In the rural areas of Rajahmundry, Kapus who had been angry with Naidu for failing to include them as a backward class, which would enable quota in education and jobs, are now rallying behind the TDP. “The change came with the Kapu Corporation, which is helping families,” says Veera Swami of Nidadavole town in West Godavari, who purchased a cab with a loan from the corporation and is now hoping to build a house.
At Tanuku in West Godavari district, Kapus also welcome Naidu’s promise of 5 per cent quota for the community from the 10 per cent EWS reservation.
But if the TDP hopes to reap the sop bonanza, the flip side is the consistent complaint that the beneficiaries have been chosen for their caste or political affiliations.
Some sections of backward classes and large sections of SCs/STs claim they have been left out. “The TDP has transferred funds meant for SCs/STs to other schemes. People want Jagan, who will carry the entire state together,” says Mala leader of Krishna district K Palle Rao. Associations of backward classes and SCs/STs accuse sitting TDP Eluru MP Maganti Venkateshwara Rao, who has been renominated, of not even meeting them.
In Amalapuram in East Godavari, retired school principal P Raghavendra Reddy says sops are the only issue this time. “Naidu announced some sops but it is very late and not everyone is included. BCs are angry because half of them have been left out. The SCs and STs have been excluded because the TDP feels they will anyway vote for Jagan,” he says.
Naidu’s son Lokesh denies that the TDP has selectively chosen beneficiaries. “These must be isolated cases. There is zero involvement of our cadre in benefits,” he says.
But even those critical of the TDP acknowledge Naidu’s contribution in bringing development down to villages. Roads have been widened and cemented across districts, and sewerage pipelines are being laid, further establishing Naidu’s image as a doer, at least in the urban areas. Many people assert only Naidu could have done so much “without the Centre’s help”, cite how he fought with it to get the Polavaram project running, and believe that by now Amaravati would have been built if the Centre had given more funds. Hence, the delay in construction of the capital, which is expected to eventually cost Rs 35,000 crore, is not held against the CM.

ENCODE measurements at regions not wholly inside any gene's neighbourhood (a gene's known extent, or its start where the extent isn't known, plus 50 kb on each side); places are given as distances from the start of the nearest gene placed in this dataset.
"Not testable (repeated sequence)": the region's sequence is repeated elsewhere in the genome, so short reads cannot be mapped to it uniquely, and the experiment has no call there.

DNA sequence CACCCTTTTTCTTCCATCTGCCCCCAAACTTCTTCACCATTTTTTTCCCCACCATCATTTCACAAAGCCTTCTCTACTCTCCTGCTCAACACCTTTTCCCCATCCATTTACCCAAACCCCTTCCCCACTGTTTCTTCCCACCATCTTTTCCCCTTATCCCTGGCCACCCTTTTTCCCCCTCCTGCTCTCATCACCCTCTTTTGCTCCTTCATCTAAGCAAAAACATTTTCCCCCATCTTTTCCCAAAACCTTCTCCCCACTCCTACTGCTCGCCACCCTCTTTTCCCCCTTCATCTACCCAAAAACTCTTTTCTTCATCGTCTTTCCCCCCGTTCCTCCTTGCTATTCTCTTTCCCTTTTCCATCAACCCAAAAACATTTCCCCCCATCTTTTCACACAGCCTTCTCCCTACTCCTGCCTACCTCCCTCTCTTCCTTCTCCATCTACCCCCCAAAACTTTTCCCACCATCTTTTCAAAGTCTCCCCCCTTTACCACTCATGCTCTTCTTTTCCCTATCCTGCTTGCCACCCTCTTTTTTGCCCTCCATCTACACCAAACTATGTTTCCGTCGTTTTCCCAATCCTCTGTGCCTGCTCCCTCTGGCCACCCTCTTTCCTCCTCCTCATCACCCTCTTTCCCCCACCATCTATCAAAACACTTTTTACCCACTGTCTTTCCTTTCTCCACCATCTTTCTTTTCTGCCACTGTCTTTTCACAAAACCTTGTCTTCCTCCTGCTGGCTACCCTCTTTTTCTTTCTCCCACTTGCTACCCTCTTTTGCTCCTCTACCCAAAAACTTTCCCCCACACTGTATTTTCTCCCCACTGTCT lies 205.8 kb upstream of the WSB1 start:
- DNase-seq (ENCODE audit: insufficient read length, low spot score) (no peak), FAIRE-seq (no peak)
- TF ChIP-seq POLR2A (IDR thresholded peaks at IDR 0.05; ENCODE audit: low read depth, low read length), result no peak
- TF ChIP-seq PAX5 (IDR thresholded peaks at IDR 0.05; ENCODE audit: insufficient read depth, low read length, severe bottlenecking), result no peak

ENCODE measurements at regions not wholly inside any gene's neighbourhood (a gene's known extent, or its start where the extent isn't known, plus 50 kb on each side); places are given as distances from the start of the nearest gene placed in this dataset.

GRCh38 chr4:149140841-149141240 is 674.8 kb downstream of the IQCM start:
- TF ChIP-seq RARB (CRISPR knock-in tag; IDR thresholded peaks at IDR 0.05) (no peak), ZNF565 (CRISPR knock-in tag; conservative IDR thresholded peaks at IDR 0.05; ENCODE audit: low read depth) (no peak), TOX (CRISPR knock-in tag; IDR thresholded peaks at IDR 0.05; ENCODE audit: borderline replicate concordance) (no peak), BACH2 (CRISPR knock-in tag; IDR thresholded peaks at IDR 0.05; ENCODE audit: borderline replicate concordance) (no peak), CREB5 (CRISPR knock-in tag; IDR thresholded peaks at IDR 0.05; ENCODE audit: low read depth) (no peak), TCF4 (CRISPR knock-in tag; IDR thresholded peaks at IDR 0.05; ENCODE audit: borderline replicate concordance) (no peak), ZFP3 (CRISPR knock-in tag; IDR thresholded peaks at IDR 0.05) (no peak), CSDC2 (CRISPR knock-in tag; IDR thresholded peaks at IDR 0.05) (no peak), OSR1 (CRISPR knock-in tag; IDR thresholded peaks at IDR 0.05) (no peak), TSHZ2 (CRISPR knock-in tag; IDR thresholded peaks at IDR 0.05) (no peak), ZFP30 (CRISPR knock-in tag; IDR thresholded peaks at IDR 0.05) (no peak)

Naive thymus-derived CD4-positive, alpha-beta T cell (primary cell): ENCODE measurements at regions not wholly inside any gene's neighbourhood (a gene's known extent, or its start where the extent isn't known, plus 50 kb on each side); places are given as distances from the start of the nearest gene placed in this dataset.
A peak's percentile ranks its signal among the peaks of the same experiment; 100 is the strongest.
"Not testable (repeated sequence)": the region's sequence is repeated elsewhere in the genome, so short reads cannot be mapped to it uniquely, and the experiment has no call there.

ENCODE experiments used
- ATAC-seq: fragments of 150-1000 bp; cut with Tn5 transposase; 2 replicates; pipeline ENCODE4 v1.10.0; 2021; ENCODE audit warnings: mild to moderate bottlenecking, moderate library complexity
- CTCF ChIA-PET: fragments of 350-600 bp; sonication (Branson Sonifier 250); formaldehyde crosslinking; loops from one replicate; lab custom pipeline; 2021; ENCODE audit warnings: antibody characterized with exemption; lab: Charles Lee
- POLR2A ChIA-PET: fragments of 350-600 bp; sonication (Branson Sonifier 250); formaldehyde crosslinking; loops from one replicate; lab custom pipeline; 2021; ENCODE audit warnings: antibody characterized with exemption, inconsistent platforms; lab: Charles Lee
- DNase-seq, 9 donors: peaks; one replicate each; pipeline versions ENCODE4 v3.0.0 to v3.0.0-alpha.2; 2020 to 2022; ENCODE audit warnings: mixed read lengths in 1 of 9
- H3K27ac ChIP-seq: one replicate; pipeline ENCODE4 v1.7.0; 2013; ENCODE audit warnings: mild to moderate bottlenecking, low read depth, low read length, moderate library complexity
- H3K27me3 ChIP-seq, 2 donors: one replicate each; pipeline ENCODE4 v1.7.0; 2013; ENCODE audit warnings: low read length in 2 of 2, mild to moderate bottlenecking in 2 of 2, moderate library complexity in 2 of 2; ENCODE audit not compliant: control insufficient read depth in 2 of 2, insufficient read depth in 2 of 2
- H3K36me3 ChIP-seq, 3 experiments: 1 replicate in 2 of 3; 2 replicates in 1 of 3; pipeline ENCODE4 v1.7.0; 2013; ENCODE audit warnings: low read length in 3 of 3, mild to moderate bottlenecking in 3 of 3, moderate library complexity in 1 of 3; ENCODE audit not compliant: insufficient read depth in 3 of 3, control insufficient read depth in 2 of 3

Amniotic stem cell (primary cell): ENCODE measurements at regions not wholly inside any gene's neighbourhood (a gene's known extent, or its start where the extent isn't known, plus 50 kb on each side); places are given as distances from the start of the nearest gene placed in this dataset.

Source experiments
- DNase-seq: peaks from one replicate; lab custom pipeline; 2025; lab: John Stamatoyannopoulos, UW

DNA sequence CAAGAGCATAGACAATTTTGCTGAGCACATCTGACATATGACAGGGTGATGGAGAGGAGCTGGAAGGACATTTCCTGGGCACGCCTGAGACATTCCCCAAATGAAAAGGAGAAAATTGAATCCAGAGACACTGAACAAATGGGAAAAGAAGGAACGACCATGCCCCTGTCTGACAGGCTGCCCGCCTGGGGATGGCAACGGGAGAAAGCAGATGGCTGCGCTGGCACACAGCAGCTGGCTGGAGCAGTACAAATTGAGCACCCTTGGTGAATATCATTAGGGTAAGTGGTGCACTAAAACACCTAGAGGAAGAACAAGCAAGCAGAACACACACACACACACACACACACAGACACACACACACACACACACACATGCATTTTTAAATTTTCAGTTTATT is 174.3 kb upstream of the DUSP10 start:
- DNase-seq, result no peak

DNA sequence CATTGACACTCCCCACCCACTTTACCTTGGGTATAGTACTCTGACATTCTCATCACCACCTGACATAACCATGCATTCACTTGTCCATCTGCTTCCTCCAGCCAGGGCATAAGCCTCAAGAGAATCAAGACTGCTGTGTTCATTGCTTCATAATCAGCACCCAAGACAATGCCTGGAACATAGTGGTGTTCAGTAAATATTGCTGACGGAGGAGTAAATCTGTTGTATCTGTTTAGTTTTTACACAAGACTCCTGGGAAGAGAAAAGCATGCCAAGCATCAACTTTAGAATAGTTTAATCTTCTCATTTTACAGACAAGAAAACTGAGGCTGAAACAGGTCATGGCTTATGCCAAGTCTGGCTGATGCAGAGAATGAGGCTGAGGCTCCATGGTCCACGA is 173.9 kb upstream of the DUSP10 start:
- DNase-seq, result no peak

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To counter this, Jagan, whose YSRCP is believed to be stronger in rural areas, has announced ‘Navaratnalu’ or nine welfare gems. These include assistance of Rs 50,000 per annum to all farmers; fee reimbursement for all students from Class 1 to graduation; free medical treatment above Rs 1,000 for eligible beneficiaries; ban on alcohol; Rs 15,000 to women to encourage them to send children to school; waivers of all loans taken by women from cooperative societies and interest-free loans of Rs 50,000 to each; Rs 75,000 over four years to all women over 45 years of BC, SC, ST communities; construction of 25 lakh houses over five years; reduction of pension age from 65 to 60; Rs 2,000 per month pension to the poor elderly and Rs 3,000 for the disabled; and completion of Polavaram on a war footing.
As he seeks to build a national profile, taking the lead in a non-NDA federal front, Naidu has been playing up this Centre vs him narrative. This also makes it a do-or-die fight for the 68-year-old veteran of many battles. The Aam Aadmi Party’s Arvind Kejriwal and the National Conference’s Farooq Abdullah were at Naidu’s meetings in Andhra last week.
A win will also secure the future of Naidu’s son and chosen heir Lokesh, who is making his electoral debut from the Mangalagiri Assembly seat. Having decimated many rivals, Naidu has ensured there is no second rung standing in the way.
The 36-year-old, with degrees from Stanford and Carnegie Mellon University, first dabbled in politics when he managed Naidu’s Kuppam Assembly seat in 2009. In 2014, Lokesh was appointed general secretary and, overseeing a TDP membership drive, soon made it to the party’s Politburo. After becoming an MLC, he was made a minister.
In his speeches, Lokesh focuses mostly on “development” brought by the TDP government, and promises to make the state an investment destination.
At 5 pm at Mandapeta in East Godavari on March 27, a large crowd has gathered to hear Jagan, ignoring the heat and humidity. Queues have formed up to 3 km away. Cries of ‘Jai Jagan’, ‘Ravali Jagan, Kavali Jagan (Jagan must come, we want Jagan)’ rent the air as the 46-year-old arrives.
On November 6, 2017, Jagan had embarked on a Praja Sankalpa Yatra, from YSR’s native village Idupalapaya in YSR Kadapa district. Over the next 14 months, he covered all the 13 districts of Andhra by foot, walking 3,648 km. The march has generated a lot of goodwill for the YSRCP chief, just like the late YSR’s 1,400-km padayatra in 2004 that had swept the Congress to power.
“Jagan came in touch with over three crore people along the way. It was like 14 months of campaigning,” says national general secretary V Vijay Sai Reddy.